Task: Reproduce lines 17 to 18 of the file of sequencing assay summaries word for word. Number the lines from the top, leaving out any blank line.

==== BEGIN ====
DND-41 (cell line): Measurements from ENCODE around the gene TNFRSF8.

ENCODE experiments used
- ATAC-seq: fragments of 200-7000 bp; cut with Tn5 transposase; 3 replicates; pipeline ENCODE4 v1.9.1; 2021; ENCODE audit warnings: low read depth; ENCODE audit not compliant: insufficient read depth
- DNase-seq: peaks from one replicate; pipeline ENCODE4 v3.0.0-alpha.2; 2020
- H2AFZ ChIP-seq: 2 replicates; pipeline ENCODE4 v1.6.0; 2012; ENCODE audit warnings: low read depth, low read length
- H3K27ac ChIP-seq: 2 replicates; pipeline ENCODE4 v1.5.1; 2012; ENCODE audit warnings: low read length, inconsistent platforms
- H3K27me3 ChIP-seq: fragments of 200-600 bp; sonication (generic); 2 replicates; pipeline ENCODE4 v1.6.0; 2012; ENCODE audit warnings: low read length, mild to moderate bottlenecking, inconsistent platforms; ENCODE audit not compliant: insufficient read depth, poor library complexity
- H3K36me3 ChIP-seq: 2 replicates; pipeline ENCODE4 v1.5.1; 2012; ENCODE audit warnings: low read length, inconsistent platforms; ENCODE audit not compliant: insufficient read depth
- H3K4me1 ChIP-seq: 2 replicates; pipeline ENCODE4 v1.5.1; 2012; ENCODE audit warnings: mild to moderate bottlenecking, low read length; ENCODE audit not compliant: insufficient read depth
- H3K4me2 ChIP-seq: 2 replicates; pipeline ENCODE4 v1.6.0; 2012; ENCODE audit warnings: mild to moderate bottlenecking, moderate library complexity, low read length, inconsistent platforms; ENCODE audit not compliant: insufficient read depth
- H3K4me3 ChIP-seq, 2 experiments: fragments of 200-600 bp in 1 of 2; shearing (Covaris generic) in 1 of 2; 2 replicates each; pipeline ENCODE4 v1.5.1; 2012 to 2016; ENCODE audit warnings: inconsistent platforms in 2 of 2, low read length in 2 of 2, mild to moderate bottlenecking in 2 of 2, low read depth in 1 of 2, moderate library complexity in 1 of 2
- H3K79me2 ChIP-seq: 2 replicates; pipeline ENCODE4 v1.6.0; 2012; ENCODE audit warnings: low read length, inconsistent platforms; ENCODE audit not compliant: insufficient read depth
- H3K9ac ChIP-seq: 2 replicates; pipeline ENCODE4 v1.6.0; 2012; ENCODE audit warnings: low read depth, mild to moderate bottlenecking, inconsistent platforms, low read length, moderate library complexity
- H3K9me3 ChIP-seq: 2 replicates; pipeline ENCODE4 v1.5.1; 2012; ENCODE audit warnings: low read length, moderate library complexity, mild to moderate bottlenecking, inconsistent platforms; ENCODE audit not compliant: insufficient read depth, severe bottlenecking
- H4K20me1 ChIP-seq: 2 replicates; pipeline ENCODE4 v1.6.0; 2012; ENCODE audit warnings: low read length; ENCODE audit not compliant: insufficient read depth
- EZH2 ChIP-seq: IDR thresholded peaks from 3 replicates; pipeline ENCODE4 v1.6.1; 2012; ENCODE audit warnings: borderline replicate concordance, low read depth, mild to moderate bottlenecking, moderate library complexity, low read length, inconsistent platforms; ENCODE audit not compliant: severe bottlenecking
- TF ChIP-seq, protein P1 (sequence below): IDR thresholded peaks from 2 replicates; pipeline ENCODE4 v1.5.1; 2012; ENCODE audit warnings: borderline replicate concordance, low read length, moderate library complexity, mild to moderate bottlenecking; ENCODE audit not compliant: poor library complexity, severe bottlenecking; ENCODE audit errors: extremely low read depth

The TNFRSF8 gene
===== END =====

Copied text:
- TF ChIP-seq, protein P1 (sequence below): IDR thresholded peaks from 2 replicates; pipeline ENCODE4 v1.5.1; 2012; ENCODE audit warnings: borderline replicate concordance, low read length, moderate library complexity, mild to moderate bottlenecking; ENCODE audit not compliant: poor library complexity, severe bottlenecking; ENCODE audit errors: extremely low read depth

The TNFRSF8 gene